Actually putting ourselves in a position to be rejected, for example, that’s a heavily weighted action, versus thinking about applying for a job and doing the action of looking up the job, reading the description, and then having a lot of thoughts and spinning around about whether or not you should apply or not. That’s an unweighted action versus the weighted action of actually sending through the application and then actually reaching out to the hiring manager on LinkedIn to let them know you’ve submitted your application. That’s basically the concrete difference between an unweighted and a weighted action. A lot of people are doing a lot of unweighted actions and very few weighted actions, and then they’re wondering why they’re not getting the result. That’s the concrete overall high-level example. I’m going to go a bit deeper with this.
There was another podcast that I did earlier called Inner Work Versus Outer Work. That was episode 89. This is talking about that in a different way, in a more concrete way, because the inner work is the work that you need to do to overcome your resistance to doing the outer work, which is the weighted actions. If you’re in the category of the person who doesn’t take enough action because you’re afraid of failing or you’re afraid of what’s going to happen, then you’re probably taking a lot of unweighted action instead of taking the weighted action. I’m going to give lots of examples here. This is going to be essentially a lesson on taking weighted action and the kind of actions you want to be taking that are actually going to produce a result. I’ll tell you some examples about my business and some examples from my clients, so you’ll have a really, really clear idea of whether or not you’re taking enough weighted actions.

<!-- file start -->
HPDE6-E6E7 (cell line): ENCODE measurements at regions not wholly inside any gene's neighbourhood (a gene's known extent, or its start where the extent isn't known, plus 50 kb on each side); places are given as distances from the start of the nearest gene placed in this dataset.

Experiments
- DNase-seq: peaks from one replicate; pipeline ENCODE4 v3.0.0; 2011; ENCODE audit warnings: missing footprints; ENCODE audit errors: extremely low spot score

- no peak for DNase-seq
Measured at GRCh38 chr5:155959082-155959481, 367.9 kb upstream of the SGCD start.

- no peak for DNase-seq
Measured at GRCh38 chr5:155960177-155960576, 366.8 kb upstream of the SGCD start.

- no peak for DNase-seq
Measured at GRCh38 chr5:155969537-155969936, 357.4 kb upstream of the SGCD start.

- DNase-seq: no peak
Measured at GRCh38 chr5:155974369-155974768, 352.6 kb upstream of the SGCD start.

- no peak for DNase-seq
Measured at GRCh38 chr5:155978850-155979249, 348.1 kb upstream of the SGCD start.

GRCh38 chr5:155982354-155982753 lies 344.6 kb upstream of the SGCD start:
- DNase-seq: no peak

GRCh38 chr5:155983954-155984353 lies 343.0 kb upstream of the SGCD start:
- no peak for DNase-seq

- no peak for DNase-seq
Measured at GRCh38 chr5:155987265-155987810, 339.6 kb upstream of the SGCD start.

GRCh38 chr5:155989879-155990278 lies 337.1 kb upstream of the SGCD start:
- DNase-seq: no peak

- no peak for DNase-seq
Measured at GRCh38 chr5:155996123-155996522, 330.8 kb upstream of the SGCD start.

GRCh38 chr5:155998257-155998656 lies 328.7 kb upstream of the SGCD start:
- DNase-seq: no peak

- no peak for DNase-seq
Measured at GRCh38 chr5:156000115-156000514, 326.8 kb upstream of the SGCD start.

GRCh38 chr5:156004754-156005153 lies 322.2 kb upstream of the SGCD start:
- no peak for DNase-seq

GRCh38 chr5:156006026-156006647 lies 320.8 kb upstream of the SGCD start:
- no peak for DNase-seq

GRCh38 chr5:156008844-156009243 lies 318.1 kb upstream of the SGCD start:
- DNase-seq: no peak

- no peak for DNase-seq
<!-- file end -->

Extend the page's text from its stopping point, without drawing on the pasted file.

The problem is, if you’re not taking enough weighted actions, you’re not getting enough feedback. You’re not getting enough wins. You’re not getting enough failures or losses. You’re not discovering enough, fast enough, to know whether or not you are on the right track or not. You’re just stuck in that place of “I don’t know if I should apply. I don’t know if I shouldn’t.” Maybe you apply to one, so you take one weighted action. But that doesn’t yield you enough results. Then you might be like, “Yeah, I didn’t get it. I knew I wasn’t going to.” Then you stop taking weighted action altogether. The reason is because if you’re doing this, you’re afraid of what’s going to happen. You’re afraid of not getting a response, afraid of getting rejected, afraid of getting into the role and then not being able to do it, afraid of failing in the role, afraid of success, afraid of attention put on you, afraid of being asked something you don’t know. You’re afraid of something. You want to avoid a feeling, so you’re not taking that weighted action. Something is stopping you there.
What we do when we’re in that position is often you’ll come and get a lot of coaching about the same thing, not wanting to take that action and be like, “Yeah, but I’m still afraid of failure. I’m still afraid of this.” Wanting to work out all these issues instead of just doing it. My mentor, she’s like, “It’s like you’re sitting in a chair, and you’re saying, ‘I don’t know how to get out of the chair. I can’t get up and walk. I
Page 2 of 8
can’t. I just don’t know how. I can’t get out of the chair.'” She’s like, “The answer is you just have to get up and out of the chair.” It’s like when you’re in bed and you don’t want to get out of bed because it’s cozy and warm. Eventually, you just have to make the decision to get up and go.
It’s a lot of ruminating, a lot of spinning, a lot of questioning, a lot of going back and forth, a lot of overthinking. That’s how we normally cope with not taking the weighted action. That makes you pretty uncomfortable, too, because you know you’re not really moving forward. You’re stuck in the same problems, banging your head against the same wall. You know it’s not going to work for you to keep doing that. You don’t like it. But you’re just not deciding to get out of the chair, essentially. What ultimately happens is your brain gets really good at creating this pattern of overthinking and being confused and being overwhelmed and feeling these feelings. This becomes your normal. This becomes how you operate day to day. This is how struggle is normalized.